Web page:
Campaigning for Calm (the Campaign Against Living Miserably) Carner has said that: “We need to accept that every man cries,” Loyle adds. “We get our hearts broken, these things do happen, and they do affect you. Accept that over time bad s**t will happen and it’s OK to be upset about it.”
But he says he’s still not as confident as he’d like to be when it comes to expressing himself directly. Which is why most of the songs on the new album were written as messages for friends, family and his girlfriend.
“Krispy” is the painful tale of a friendship torn apart by money. “I still remember your mum buying me a flat-pack mattress… we’d lie awake dreaming of an encore / And laugh at all the things we’d say when we won awards / Now two best friends who shared the torch barely talk / And when we do it’s money not remorse… But the beats stopped / So now what? / Give a f*** about the money or the E-track / I just want my G back.”
“’Krispy’ is Rebel Clef,” nods Carner, fiddling with his notebook. “We’ve worked together since my first EP. I’m the youngest out of the friends I started making music with so it’s weird for me to become the boss and we all struggled with it. I think I’m emotionally advanced for a young man of my age, but I couldn’t talk to him. I had to write him a song just so I understood how I felt. I hope it would spark a conversation and it has. But it’s still a slow process.”
Another track – “Looking Back” – finds him interrogating his mixed-race heritage. “Being black and white / I grabbed it with both hands,” he raps. “I’m thinking that my great-grandfather could have owned my other one / I’m lost/ Wondering my cost.” Discussing the track, Carner says he’s interested in learning more about his Guyanese roots and hints that future releases will take him “more in that direction. I’m interested in looking into black expression. Well, I’m mixed raced so what do I call it? Colourless expression? Colourful expression?”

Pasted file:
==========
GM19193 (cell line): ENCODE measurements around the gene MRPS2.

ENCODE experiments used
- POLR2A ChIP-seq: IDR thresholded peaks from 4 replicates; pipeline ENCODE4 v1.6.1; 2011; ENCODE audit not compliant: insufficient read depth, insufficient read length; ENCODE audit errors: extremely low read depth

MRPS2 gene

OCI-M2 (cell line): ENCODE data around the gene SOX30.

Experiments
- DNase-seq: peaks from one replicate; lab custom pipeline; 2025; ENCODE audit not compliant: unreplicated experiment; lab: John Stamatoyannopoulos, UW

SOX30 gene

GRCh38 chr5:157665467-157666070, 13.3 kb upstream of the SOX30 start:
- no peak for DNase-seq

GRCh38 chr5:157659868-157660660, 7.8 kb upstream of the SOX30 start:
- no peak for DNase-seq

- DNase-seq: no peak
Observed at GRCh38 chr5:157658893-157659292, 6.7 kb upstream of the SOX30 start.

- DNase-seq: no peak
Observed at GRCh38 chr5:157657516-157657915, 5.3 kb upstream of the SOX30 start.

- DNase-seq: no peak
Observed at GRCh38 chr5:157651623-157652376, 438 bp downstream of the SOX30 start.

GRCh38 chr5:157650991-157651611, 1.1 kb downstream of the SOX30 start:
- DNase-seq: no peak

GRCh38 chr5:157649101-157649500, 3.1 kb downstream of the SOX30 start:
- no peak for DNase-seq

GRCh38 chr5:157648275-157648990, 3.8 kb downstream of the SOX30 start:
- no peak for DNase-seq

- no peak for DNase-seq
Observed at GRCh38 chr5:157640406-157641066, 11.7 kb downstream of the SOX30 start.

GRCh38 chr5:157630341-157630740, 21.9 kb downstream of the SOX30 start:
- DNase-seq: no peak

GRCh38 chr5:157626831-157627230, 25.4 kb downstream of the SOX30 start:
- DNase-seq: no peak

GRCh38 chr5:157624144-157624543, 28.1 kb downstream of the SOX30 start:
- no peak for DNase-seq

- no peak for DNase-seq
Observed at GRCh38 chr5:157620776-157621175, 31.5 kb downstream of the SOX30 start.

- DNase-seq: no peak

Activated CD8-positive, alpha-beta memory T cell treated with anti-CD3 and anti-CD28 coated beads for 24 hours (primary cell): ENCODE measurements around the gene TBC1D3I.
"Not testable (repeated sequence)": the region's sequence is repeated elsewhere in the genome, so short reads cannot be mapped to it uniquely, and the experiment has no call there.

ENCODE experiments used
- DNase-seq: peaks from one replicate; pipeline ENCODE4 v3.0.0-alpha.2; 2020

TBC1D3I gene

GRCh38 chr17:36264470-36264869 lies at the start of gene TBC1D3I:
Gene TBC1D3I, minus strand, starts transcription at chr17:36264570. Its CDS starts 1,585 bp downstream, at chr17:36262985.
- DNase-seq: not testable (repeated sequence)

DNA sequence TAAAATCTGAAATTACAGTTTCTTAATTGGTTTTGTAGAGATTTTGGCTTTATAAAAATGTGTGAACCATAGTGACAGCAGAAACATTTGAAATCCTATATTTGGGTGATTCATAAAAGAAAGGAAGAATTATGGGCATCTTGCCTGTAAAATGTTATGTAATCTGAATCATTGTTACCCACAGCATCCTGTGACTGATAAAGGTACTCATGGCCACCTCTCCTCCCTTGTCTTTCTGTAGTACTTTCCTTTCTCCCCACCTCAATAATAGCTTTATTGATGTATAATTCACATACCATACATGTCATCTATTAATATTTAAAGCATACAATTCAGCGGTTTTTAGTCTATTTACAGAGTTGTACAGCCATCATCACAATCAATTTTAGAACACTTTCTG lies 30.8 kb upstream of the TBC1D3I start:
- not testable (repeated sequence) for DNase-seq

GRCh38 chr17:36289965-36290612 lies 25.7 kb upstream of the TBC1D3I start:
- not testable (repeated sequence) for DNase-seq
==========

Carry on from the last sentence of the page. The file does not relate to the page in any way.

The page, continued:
But most tracks find Carner rhapsodising about how love is nourishing him through the challenges of life in a “vacuous” industry. “Making music – working in this machine – can kill your love for it,” he says. “But my missus is a massive hip-hop fan. She was playing me old skool stuff I’d let drift. But sharing songs reignites them.”
That said, Carner was surprised to realise how many of their favourite tracks found rappers boasting about “the need to have more than one girlfriend. We both love J Dilla’s ‘Won’t Do’. But: really? One won’t do? I mean, why are all these guys cheating? It doesn’t make you happy. It’s great when somebody like Jay-Z apologises for that behaviour but it’s still heartbreaking that it happened.”
Carner shakes his head: “I mean, I’ve been on tour. If your music starts to take off there will be a lot of girls who want to sleep with you and a lot of boys who want to hang out and give you drugs. There will be a lot of boys who want to sleep with you and girls who give you drugs. So you can do that. Or you can take that little bit of cash you’ve made and invest in having a real life. I focus on the fact I’ve managed to help my family, I’ve got a girlfriend who loves me, I’m thinking about getting a dog. These things are so wicked to me. These things have been my dreams since I was a kid. Why would I mess that up?”
As I leave, Carner writes an inspirational message for my son and asks if I can bring him to the album launch. “Are you sure?” I ask. “He’ll be upside down in the corner!” The frog prince grins wide. “That’s fine. I’ll be the rapper upside down in the other corner.”
Not Waving, But Drowning is out on 19 April